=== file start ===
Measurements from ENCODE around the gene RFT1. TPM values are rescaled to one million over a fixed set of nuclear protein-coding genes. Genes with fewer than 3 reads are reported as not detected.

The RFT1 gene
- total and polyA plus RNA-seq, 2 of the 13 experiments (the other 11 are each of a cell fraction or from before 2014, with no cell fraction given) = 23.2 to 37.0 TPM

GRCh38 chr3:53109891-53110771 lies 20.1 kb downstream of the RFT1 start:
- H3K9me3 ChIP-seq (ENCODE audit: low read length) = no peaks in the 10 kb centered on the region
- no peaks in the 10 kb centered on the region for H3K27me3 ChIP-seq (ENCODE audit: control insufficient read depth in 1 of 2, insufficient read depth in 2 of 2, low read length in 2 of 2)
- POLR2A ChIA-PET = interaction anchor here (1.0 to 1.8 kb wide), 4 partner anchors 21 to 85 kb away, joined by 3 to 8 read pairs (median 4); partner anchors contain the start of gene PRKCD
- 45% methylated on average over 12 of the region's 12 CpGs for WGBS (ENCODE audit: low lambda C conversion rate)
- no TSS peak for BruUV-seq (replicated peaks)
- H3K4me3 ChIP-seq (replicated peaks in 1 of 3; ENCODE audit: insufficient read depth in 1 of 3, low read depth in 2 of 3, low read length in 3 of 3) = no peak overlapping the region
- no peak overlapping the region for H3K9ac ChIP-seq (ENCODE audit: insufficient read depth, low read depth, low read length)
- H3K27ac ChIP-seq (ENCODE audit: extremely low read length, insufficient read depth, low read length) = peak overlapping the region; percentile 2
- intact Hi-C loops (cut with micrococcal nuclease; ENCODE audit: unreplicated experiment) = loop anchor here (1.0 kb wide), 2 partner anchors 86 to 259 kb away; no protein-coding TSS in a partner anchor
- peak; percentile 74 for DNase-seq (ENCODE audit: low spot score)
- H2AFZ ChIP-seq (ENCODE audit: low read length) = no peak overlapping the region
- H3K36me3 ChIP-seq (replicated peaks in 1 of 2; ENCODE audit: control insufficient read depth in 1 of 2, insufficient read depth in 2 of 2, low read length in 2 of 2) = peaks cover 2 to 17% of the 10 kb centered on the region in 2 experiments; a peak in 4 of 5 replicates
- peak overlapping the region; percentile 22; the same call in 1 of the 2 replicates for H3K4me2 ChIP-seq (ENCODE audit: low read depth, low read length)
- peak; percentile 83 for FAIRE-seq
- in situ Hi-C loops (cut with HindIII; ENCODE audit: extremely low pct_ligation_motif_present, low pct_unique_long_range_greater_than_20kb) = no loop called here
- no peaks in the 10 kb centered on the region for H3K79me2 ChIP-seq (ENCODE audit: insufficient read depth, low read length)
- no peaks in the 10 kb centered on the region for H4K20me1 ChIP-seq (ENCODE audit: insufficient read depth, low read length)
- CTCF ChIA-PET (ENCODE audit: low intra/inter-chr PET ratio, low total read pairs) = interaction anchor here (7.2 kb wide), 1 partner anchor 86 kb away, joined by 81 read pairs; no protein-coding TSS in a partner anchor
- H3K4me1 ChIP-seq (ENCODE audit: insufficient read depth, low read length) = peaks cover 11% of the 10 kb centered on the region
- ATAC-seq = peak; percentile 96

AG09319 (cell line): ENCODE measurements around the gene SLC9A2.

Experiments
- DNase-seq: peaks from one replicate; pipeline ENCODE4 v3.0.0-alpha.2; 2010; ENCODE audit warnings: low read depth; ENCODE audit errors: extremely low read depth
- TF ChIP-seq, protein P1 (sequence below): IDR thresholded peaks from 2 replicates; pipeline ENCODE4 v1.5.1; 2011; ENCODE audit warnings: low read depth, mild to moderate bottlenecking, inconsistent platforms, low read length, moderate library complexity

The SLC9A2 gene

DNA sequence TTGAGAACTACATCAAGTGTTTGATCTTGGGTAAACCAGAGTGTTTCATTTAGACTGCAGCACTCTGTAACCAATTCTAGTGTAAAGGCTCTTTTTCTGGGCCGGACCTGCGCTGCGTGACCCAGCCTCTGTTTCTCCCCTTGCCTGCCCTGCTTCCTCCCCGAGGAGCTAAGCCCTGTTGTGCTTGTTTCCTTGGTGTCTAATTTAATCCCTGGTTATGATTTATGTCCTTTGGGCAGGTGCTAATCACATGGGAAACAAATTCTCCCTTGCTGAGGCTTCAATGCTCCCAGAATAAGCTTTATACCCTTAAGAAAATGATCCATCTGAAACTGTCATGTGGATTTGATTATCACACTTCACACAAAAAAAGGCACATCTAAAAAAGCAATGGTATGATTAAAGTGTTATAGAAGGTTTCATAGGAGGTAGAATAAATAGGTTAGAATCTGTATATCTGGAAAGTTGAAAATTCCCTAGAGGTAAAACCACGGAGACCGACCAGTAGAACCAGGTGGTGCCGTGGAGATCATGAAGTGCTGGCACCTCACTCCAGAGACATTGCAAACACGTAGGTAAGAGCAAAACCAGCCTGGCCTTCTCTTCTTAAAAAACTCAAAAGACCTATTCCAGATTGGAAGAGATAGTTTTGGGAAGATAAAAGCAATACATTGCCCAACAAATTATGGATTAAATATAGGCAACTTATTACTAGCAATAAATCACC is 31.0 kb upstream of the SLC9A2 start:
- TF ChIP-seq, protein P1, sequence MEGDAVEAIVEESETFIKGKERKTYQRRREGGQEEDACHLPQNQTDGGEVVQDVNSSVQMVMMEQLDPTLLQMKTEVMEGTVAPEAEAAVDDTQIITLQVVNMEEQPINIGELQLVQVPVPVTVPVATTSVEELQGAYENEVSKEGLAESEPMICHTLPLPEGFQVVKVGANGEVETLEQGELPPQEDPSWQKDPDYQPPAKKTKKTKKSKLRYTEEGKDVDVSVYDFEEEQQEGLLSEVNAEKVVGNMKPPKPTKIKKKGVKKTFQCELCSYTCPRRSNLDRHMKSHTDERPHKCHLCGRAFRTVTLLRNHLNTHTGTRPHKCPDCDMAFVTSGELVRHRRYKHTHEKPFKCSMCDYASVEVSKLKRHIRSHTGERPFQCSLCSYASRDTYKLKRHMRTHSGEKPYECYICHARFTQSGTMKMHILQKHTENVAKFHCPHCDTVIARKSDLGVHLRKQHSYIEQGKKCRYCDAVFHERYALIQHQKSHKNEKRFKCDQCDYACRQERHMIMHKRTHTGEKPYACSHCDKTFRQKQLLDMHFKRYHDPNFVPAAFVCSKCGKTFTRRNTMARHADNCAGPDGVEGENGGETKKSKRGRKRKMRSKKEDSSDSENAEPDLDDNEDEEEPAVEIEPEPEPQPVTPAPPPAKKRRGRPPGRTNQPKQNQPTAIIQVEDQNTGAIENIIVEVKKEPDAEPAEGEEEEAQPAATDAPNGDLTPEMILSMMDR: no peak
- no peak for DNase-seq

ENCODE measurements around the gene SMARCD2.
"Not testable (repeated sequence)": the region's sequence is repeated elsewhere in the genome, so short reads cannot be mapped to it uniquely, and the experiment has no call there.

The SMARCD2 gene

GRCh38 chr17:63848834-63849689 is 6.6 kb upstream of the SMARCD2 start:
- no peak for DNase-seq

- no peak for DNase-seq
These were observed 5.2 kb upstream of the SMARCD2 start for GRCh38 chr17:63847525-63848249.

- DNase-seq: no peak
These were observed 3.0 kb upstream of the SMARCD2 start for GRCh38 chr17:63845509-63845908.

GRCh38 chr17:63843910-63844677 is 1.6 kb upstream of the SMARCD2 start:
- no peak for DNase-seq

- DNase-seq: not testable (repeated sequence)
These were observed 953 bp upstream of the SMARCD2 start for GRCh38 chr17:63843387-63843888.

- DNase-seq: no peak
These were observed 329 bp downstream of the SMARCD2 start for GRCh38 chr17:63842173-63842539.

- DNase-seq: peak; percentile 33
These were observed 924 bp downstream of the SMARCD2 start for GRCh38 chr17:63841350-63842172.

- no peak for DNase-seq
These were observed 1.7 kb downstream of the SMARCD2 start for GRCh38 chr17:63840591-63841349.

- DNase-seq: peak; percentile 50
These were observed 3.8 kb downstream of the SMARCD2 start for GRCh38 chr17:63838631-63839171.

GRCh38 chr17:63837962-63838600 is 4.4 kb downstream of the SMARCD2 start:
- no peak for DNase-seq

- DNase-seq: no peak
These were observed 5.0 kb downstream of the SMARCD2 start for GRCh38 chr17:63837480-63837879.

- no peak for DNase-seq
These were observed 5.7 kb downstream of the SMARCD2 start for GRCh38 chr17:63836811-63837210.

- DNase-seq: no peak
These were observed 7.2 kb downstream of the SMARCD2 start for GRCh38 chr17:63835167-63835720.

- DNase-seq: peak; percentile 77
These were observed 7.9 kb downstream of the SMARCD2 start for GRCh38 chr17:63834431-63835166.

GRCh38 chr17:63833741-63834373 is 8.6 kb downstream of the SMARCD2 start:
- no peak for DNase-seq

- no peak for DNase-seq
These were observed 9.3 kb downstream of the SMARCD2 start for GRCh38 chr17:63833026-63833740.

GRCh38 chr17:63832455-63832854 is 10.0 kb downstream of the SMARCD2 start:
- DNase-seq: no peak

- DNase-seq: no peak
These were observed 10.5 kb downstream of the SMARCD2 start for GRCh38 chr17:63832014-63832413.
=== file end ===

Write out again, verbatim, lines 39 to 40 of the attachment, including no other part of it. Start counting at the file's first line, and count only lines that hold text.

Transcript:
These were observed 5.2 kb upstream of the SMARCD2 start for GRCh38 chr17:63847525-63848249.

- DNase-seq: no peak